These experiences drew her to the Belk Center. The Belk Center, focuses on “supporting community colleges across North Carolina and the nation to help them improve student access and success.” Their motto is “equipping leaders, changing lives” and Monique’s research follows this mantra closely as she is currently working with several community colleges on an evaluative case study of their teaching and learning initiatives for student success.
Over the course of a two-day campus visit, Monique leads a research team from the Belk Center in facilitating interviews and focus groups at community colleges who have existing teaching and learning centers, or are creating teaching and learning professional development opportunities. The community colleges for the case study are selected based on geographical location in North Carolina, institution size, and the ratio of adjuncts to full-time faculty.
In addition to the Belk Center’s faculty and staff, the research team also includes doctoral students from the Ed.D. program, and a colleague from Achieving the Dream (ATD), one of the Belk Center’s national partners. The teaching and learning evaluative case study explores the professional development provided to community college faculty and staff, as well as the relationship between student success measures and the community college’s teaching and learning efforts. For Dr. Colclough this specific project also gives her insight into the ways universal design, accessibility, and neurodiversity are positioned at each college.
This fall Monique joined almost 200 colleagues at the College Autism Network’s College Inclusion Summit hosted by the Frist Center for Autism Innovation at Vanderbilt University. Created to bridge various stakeholders “to improve access, experiences, and outcomes for postsecondary students with autism” the College Autism Network provides resources for practitioners, scholars and faculty to assist in the transition and success of college students.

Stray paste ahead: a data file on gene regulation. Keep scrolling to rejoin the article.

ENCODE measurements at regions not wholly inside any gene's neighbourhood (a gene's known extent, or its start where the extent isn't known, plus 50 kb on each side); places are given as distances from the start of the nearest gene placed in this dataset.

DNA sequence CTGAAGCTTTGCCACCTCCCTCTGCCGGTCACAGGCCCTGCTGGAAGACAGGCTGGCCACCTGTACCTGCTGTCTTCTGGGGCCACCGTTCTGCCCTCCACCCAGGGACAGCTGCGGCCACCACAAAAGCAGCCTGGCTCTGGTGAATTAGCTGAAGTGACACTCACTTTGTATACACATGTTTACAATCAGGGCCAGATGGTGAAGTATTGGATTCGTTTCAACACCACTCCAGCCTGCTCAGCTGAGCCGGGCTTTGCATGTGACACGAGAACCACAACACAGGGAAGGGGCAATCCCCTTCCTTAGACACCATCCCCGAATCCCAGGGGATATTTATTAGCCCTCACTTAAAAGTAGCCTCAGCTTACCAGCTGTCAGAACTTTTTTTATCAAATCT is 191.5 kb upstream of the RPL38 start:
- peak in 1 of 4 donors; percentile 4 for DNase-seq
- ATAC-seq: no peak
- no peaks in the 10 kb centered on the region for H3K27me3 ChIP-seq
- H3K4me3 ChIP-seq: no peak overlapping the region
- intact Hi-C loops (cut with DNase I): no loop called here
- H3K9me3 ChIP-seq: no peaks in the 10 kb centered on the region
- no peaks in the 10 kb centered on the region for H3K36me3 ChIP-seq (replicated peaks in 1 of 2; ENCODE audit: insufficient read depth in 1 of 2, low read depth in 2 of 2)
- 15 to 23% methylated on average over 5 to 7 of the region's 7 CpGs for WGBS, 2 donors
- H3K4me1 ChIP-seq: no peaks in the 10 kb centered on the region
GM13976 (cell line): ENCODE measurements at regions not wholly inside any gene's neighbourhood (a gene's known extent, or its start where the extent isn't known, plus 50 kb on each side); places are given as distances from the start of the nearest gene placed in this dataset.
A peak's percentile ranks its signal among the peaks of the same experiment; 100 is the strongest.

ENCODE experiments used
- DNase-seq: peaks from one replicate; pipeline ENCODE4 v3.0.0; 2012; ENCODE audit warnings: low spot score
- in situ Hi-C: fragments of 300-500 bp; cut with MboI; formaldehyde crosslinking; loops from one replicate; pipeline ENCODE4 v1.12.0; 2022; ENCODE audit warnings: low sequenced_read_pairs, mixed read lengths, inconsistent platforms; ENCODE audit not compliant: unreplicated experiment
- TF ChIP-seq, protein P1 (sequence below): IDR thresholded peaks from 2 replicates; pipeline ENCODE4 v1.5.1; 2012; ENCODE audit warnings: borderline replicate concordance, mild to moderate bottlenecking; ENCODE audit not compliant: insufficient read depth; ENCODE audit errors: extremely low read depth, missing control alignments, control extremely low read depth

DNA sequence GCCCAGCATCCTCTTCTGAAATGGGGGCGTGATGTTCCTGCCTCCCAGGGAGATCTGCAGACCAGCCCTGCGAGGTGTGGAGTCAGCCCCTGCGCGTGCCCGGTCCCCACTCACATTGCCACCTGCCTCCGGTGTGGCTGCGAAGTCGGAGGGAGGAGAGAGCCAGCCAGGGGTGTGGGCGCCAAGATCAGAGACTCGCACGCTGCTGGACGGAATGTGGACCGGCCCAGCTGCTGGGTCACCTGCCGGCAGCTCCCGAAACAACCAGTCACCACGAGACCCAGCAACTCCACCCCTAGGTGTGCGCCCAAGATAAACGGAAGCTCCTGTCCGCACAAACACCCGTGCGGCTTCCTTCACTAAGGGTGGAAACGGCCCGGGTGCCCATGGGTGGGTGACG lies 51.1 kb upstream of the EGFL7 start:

Monique has been involved with the College Autism Network for several years and recently presented at the Inclusion Summit on the resources at community colleges that support students as they earn high-impact credentials and complete degrees. After the Summit, she shared that for the scholars and program administrators that attended her session there was evident energy around resource crowdsourcing and building advocacy across the country.
Closing out the Summit was a panel of national partners like Ernst & Young, JP Morgan Chase, and USB, organizations that have programs that recruit and hire neurodiverse employees, and most importantly are also transforming corporate culture to be responsive to and supportive of neurodiversity.
Don’t Make Assumptions
According to Monique, similarly to how no two snowflakes’ designs will never be the same, students will also differ beautifully. Thus it’s ineffective and harmful to make assumptions about people based on surface information. Especially in a world where the media gives us the same looking characters on the spectrum (usually white, usually male), we should recognize that the neurodiverse community includes people of color, veterans, women, and adults who have been diagnosed later in life.
Dr. Colclough leaves us with these key tips, not only for neurodiversity, but for anyone: don’t define people by a diagnosis and never limit people based on your own assumptions.